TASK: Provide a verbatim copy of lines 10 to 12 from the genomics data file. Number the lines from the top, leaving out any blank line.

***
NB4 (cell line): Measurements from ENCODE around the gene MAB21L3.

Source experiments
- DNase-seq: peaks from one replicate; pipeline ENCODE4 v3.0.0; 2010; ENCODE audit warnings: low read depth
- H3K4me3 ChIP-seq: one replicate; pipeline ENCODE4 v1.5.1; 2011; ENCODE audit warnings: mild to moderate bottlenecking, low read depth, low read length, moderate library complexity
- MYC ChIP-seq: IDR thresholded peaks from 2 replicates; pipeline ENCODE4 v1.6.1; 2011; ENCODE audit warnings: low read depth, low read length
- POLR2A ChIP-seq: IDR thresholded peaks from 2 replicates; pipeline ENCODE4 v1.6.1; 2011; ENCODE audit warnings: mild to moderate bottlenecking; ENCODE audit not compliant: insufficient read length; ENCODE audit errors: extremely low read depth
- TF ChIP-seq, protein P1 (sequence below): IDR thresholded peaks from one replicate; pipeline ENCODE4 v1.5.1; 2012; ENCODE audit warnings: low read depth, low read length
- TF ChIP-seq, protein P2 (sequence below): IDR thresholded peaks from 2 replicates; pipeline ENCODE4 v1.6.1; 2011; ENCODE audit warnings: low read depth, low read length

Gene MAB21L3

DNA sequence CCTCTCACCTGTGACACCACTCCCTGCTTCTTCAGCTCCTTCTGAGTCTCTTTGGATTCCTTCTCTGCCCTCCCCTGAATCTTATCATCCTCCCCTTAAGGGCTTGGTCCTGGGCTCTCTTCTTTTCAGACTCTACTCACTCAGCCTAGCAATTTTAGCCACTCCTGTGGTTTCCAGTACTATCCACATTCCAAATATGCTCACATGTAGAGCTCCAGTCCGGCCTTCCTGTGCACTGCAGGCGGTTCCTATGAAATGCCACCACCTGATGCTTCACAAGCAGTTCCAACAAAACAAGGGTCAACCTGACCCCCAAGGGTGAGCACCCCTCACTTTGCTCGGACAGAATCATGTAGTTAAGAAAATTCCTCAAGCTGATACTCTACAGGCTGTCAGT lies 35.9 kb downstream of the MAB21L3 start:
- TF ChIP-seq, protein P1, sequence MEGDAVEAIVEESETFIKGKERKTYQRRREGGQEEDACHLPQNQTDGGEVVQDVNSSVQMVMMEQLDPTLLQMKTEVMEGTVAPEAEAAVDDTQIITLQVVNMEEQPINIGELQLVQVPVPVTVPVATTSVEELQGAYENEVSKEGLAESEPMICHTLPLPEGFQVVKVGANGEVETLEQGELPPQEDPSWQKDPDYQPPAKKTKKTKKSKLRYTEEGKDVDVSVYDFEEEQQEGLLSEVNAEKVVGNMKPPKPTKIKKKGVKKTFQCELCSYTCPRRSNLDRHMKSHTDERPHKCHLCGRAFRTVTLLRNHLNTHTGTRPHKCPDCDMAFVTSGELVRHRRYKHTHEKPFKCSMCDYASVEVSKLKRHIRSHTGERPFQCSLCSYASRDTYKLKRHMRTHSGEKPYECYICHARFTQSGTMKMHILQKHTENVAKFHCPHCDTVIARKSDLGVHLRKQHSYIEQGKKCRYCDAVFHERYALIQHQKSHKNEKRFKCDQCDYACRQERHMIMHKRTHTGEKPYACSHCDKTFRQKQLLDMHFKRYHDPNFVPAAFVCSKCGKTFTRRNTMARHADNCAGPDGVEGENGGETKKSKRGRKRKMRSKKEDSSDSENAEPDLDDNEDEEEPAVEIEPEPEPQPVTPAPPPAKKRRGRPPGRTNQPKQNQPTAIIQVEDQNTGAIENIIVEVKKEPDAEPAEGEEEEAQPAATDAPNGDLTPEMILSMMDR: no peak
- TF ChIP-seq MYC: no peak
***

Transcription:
DNA sequence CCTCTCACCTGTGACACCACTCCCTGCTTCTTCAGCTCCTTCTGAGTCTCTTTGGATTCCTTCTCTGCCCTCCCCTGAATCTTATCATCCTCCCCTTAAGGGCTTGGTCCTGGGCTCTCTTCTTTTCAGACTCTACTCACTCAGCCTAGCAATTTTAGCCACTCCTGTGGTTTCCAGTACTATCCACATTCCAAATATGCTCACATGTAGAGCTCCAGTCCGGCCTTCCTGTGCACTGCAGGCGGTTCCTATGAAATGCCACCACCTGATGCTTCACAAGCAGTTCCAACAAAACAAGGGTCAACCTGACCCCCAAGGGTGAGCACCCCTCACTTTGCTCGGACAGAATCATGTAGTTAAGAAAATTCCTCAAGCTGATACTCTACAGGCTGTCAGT lies 35.9 kb downstream of the MAB21L3 start:
- TF ChIP-seq, protein P1, sequence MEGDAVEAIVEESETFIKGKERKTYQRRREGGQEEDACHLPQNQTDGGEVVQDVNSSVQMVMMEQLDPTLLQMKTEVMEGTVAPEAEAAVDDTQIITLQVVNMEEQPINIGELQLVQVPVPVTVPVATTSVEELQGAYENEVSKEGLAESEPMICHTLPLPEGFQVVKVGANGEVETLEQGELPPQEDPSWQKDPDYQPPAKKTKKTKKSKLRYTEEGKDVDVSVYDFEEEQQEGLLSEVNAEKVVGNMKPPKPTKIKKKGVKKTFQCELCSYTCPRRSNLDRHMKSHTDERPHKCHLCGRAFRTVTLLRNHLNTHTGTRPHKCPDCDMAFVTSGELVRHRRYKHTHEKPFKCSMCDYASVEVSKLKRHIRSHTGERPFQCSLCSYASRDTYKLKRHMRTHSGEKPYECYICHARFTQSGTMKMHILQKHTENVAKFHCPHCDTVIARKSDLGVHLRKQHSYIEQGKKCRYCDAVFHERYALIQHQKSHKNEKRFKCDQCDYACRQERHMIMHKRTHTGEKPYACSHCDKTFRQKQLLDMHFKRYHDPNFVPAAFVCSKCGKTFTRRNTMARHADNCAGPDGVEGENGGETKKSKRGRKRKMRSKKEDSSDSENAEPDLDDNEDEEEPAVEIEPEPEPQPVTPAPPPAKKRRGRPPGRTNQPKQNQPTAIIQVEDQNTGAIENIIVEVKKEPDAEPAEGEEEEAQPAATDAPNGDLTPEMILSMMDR: no peak
- TF ChIP-seq MYC: no peak